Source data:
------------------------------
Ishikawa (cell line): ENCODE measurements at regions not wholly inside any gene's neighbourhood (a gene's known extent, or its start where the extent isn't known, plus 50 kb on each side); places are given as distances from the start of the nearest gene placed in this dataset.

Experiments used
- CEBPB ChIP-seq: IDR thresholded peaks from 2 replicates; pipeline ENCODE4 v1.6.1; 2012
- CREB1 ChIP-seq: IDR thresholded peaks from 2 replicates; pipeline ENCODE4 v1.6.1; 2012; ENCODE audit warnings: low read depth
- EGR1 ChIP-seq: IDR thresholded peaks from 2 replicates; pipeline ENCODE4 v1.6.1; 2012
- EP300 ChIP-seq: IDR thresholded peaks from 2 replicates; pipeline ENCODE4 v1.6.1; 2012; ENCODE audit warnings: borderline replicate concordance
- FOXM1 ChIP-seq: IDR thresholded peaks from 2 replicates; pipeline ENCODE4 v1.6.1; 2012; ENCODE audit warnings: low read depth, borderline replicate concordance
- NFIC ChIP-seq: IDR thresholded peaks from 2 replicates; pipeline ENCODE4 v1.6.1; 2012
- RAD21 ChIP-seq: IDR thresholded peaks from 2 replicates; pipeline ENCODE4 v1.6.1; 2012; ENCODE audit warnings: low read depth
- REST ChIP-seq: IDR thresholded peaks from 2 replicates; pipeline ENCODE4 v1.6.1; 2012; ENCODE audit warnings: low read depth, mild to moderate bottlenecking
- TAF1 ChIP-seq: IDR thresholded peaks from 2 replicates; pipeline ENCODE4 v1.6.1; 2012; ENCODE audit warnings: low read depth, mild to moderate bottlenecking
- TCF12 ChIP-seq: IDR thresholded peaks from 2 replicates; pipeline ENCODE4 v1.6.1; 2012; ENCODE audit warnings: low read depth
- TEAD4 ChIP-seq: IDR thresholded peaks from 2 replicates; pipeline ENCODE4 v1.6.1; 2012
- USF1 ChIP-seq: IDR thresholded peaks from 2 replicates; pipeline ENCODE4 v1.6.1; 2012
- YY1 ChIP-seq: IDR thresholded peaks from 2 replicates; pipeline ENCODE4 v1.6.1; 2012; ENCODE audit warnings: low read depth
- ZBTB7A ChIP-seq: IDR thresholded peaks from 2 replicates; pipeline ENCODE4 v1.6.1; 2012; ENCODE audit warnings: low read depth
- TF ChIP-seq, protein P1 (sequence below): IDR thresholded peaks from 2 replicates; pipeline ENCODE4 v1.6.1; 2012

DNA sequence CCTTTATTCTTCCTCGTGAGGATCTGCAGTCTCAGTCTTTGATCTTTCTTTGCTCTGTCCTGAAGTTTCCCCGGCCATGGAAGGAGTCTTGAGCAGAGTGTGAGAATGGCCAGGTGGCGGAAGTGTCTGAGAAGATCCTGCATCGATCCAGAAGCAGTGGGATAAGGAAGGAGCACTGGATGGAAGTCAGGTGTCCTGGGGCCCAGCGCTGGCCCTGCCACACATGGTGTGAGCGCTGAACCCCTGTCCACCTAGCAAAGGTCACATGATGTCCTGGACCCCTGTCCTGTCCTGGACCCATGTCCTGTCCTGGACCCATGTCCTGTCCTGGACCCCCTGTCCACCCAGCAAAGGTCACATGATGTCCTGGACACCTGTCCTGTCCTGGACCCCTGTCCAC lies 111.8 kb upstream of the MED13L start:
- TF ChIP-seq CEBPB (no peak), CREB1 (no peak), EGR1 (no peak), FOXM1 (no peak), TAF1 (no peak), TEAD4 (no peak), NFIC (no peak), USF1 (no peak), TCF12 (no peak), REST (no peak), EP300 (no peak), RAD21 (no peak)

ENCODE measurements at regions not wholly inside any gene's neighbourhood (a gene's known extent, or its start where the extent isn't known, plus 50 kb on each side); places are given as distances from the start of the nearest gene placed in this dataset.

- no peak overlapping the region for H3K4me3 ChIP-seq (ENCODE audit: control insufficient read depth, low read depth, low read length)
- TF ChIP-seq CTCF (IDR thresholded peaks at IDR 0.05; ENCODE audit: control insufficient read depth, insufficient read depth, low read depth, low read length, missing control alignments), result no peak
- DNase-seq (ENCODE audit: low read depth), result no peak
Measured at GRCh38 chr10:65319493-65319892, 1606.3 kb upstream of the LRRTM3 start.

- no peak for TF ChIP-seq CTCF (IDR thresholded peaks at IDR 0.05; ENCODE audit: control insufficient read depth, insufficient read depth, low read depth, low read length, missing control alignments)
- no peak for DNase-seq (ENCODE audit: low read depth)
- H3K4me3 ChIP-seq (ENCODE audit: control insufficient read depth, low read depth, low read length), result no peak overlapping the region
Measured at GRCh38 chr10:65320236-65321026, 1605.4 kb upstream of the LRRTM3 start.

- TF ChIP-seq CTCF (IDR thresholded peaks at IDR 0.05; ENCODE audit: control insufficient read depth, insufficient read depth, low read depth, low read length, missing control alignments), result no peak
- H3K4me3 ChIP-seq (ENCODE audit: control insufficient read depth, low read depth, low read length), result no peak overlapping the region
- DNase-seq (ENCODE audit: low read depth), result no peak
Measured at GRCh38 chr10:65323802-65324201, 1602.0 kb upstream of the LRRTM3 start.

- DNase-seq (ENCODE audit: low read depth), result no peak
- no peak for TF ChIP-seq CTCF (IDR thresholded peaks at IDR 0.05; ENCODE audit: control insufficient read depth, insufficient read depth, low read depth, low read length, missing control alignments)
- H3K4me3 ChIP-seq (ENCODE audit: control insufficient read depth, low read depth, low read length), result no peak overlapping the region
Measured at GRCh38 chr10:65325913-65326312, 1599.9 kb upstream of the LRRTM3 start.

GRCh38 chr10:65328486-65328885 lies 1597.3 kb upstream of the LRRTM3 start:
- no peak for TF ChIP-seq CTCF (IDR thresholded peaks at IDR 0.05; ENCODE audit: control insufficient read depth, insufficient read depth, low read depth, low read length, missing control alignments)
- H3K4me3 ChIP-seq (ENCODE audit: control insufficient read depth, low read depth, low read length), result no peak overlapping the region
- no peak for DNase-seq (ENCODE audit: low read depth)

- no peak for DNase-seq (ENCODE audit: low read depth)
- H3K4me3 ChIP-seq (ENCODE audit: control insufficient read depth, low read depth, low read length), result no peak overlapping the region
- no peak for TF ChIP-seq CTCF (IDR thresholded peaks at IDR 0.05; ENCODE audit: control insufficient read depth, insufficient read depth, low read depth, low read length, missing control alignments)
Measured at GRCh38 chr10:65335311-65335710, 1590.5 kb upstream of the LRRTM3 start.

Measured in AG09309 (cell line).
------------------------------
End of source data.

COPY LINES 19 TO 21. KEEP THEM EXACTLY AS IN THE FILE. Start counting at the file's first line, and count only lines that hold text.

- TF ChIP-seq CEBPB (no peak), CREB1 (no peak), EGR1 (no peak), FOXM1 (no peak), TAF1 (no peak), TEAD4 (no peak), NFIC (no peak), USF1 (no peak), TCF12 (no peak), REST (no peak), EP300 (no peak), RAD21 (no peak)

ENCODE measurements at regions not wholly inside any gene's neighbourhood (a gene's known extent, or its start where the extent isn't known, plus 50 kb on each side); places are given as distances from the start of the nearest gene placed in this dataset.

- no peak overlapping the region for H3K4me3 ChIP-seq (ENCODE audit: control insufficient read depth, low read depth, low read length)